The Hackitt Review- Two years on
You would be forgiven for feeling pretty gloomy about the state of the UK economy and your potential investment opportunities following the Chancellor’s Budget last week. The news that the growth forecast for 2013 has been halved to 0.6% and the fact that the Bank of England’s interest rate is still at an historic low of 0.5%, is not encouraging. There is a silver lining to this big dark cloud however; crowdfunding. (Please follow the link for What is crowdfunding?) Perhaps due to the state of the economy, more and more crowdfunding platforms are appearing and people are starting to take note.
The FSA have this year approved the second crowdfunding platform – Crowdcube – meaning that investors using this platform will now be able to claim compensation from the Financial Services Compensation Scheme and access the Financial Ombudsman Service. Until this year, only Seedrs was approved by the FSA, but this does not facilitate direct investment in small businesses and instead holds shares on your behalf as a nominee. Crowdcube, however, does describe itself as giving “the UK's entrepreneurs and business pioneers a new way to raise business finance by tapping into a 'crowd' of like-minded individuals willing to invest smaller amounts of cash in exchange for rewards and a stake in their business” and allowing you to become a direct shareholder.
If you are not sure it is for you, fear not, there are crowdfunding platforms out there for all tastes. If you are worried about future student debt and keen to encourage future entrepreneurs, take a look at Pave or Upstart. These are crowdfunding websites where investors can fund recent graduates and young professionals whom they think will become successful in the future in exchange for a portion of their future earnings. If you are feeling philanthropic and do not expect a return for your money see Spacehive, a funding platform for neighbourhood improvement projects, or Kiva, a not for profit organisation which enables loans from $25 for projects across the world with the aim of alleviating poverty. If you are keen to invest in a creative project in exchange for a reward such as a first edition of the product, see Kickstarter. If you are looking for a commercial investment, you have many options including the aforementioned Seedrs and Crowdcube.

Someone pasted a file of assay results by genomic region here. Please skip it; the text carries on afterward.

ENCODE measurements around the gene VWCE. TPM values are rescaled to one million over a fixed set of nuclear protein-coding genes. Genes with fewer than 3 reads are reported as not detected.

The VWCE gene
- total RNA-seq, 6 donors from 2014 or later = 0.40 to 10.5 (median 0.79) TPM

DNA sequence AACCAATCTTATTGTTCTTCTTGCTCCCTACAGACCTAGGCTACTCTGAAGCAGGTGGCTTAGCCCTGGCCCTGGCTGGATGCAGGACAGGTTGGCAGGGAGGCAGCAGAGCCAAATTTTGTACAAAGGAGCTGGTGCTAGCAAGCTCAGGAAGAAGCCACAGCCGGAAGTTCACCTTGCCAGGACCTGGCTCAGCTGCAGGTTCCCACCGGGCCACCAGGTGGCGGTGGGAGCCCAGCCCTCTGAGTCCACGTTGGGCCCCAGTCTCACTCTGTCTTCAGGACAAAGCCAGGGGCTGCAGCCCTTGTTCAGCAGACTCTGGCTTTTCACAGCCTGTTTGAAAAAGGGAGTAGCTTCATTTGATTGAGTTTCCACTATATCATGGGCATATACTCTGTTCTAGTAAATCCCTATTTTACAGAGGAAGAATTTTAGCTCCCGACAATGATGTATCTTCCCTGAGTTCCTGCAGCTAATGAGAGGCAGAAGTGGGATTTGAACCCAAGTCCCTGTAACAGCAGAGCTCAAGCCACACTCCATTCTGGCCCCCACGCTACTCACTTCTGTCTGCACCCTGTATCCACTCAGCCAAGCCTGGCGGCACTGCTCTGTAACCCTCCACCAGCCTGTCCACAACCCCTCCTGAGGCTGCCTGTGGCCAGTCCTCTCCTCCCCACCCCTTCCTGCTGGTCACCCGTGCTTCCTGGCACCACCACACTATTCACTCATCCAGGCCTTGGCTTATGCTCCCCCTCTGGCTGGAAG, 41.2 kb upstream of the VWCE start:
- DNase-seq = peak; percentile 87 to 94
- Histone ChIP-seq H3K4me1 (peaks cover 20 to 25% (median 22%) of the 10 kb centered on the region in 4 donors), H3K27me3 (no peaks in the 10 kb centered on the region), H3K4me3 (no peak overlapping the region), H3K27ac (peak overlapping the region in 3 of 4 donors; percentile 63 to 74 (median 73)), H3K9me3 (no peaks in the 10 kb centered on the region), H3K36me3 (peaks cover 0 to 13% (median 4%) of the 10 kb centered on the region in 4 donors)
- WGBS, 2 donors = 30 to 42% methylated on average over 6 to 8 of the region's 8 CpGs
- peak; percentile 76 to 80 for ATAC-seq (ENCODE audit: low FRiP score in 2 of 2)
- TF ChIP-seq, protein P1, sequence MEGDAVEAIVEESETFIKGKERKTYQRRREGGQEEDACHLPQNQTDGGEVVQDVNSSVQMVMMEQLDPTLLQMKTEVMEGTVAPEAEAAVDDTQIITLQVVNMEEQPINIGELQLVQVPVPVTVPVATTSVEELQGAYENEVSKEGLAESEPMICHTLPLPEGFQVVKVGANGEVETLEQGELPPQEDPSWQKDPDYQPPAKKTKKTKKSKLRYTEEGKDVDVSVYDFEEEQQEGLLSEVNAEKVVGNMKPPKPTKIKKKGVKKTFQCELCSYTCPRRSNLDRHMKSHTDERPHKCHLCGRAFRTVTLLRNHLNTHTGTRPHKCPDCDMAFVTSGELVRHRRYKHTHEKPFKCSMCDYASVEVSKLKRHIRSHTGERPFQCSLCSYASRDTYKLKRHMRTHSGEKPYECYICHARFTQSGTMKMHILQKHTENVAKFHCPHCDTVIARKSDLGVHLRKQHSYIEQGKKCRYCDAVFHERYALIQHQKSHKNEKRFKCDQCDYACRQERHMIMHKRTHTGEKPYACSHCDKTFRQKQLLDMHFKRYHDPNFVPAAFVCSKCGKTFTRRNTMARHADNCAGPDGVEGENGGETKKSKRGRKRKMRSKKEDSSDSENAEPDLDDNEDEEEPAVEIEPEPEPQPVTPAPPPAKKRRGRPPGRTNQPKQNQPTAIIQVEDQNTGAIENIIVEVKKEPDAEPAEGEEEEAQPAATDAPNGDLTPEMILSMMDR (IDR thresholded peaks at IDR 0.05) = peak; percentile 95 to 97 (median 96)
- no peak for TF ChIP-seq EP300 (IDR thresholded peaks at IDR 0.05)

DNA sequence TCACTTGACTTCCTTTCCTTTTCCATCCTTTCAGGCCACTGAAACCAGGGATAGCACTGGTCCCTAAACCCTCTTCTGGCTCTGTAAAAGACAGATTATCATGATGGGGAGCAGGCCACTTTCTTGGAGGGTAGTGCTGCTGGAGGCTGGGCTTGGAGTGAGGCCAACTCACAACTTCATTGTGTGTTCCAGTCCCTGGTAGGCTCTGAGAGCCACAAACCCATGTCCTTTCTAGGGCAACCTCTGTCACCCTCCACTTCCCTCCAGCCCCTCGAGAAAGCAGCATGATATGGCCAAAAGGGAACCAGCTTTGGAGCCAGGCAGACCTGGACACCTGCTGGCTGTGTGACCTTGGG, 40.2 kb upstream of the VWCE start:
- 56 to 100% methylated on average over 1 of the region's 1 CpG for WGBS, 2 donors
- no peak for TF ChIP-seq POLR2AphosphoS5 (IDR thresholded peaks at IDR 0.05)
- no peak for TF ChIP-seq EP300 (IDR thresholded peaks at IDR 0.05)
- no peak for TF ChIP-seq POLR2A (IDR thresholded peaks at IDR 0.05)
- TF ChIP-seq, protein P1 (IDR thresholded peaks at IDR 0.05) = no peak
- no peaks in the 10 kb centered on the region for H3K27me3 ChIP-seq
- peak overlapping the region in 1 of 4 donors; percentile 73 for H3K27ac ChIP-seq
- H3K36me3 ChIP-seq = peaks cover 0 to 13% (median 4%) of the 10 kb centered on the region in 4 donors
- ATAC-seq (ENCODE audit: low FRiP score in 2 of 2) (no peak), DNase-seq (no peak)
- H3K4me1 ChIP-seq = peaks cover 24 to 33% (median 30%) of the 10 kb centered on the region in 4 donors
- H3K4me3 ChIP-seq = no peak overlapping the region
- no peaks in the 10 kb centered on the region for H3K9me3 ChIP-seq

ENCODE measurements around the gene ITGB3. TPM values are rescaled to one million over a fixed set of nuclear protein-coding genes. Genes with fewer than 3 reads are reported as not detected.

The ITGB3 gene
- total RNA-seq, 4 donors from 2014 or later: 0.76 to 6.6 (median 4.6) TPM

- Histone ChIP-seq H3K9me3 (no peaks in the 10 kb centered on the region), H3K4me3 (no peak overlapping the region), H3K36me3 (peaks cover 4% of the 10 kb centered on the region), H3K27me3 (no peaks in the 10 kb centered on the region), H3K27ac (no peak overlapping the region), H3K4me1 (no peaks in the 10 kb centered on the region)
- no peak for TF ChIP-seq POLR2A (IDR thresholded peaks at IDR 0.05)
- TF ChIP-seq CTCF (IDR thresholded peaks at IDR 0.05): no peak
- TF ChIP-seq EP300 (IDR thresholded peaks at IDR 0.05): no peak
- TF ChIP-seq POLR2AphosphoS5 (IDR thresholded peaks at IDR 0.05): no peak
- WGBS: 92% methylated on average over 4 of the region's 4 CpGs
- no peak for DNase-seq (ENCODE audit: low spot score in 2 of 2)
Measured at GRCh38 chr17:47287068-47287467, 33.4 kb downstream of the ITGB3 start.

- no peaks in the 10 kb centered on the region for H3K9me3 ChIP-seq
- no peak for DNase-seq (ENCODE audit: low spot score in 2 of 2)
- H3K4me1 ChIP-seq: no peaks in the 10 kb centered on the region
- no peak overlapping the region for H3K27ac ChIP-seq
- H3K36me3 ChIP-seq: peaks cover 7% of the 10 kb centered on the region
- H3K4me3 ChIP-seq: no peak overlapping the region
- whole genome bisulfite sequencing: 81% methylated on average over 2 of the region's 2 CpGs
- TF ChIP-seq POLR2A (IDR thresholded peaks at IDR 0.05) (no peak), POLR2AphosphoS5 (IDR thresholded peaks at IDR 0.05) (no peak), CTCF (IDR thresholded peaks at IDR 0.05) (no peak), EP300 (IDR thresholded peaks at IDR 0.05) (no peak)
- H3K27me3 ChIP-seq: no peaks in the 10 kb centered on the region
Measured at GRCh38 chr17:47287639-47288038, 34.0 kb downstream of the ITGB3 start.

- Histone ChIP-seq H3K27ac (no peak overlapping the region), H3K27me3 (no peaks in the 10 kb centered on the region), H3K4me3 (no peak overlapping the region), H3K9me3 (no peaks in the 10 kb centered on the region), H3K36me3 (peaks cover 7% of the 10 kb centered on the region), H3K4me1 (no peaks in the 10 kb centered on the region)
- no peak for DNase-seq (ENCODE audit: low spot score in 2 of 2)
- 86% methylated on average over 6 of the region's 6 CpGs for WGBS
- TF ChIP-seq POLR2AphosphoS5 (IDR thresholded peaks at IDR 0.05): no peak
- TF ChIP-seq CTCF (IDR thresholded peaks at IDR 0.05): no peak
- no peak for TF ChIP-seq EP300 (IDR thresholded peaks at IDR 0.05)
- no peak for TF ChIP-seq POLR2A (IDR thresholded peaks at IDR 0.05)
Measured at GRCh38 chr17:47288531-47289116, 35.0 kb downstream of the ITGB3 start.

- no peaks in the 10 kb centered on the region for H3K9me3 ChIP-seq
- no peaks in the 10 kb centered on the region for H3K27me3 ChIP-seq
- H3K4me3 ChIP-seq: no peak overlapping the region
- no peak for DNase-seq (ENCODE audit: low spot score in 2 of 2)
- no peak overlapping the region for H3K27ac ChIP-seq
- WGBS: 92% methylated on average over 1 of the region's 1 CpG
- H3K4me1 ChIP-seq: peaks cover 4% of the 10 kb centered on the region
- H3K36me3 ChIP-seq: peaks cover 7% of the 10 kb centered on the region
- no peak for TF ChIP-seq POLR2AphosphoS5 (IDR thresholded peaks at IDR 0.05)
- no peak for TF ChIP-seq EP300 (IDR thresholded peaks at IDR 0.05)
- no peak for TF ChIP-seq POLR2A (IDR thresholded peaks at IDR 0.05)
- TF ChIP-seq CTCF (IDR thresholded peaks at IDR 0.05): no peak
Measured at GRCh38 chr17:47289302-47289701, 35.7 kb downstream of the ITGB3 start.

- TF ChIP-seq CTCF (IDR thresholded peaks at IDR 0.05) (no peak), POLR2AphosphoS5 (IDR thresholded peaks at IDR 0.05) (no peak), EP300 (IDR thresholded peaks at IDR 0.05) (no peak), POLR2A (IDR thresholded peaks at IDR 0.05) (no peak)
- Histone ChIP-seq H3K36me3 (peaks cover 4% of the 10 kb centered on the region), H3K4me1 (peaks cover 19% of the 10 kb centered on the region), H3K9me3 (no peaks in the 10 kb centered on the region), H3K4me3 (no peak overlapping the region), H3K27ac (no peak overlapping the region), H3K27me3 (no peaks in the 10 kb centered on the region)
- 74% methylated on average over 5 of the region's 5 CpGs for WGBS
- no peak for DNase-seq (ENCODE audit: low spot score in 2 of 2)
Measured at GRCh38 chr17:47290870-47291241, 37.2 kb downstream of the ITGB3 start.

Whether you always wanted to be a Dragon or are a proponent of David Cameron’s Big Society, crowdfunding is worth a look.
As a lawyer, however, I must finish with a note of caution. Before investing through these websites, do your due diligence. Ensure that the following questions are answered – does the platform operate an ‘all or nothing’ or ‘keep it all’ scheme? What exactly are you gaining in exchange for your investment? Will you be a shareholder and if so, what type of shares will you hold? Have you considered how long it will take to make a return on your money? Are you comfortable with the risk? What happens if the website or start-up/individual you have invested in goes bust or does not pay up? In short, treat these investments like any other commercial investment and seek advice when appropriate.
Some view these platforms as public markets without any of the controls that come with a listing on the stock exchange. I do not necessarily agree but am hopeful that more of these investment platforms receive FSA approval, as currently investors in a crowdfund have little or no protection if the business or project fails, and become realistic investment mechanisms for normal (if there is such a thing) people.
*In April 2013 the Financial Services Authority (FSA) was replaced by two new regulatory bodies, the Financial Conduct Authority (FCA) and the Prudential Regulation Authority (PRA).
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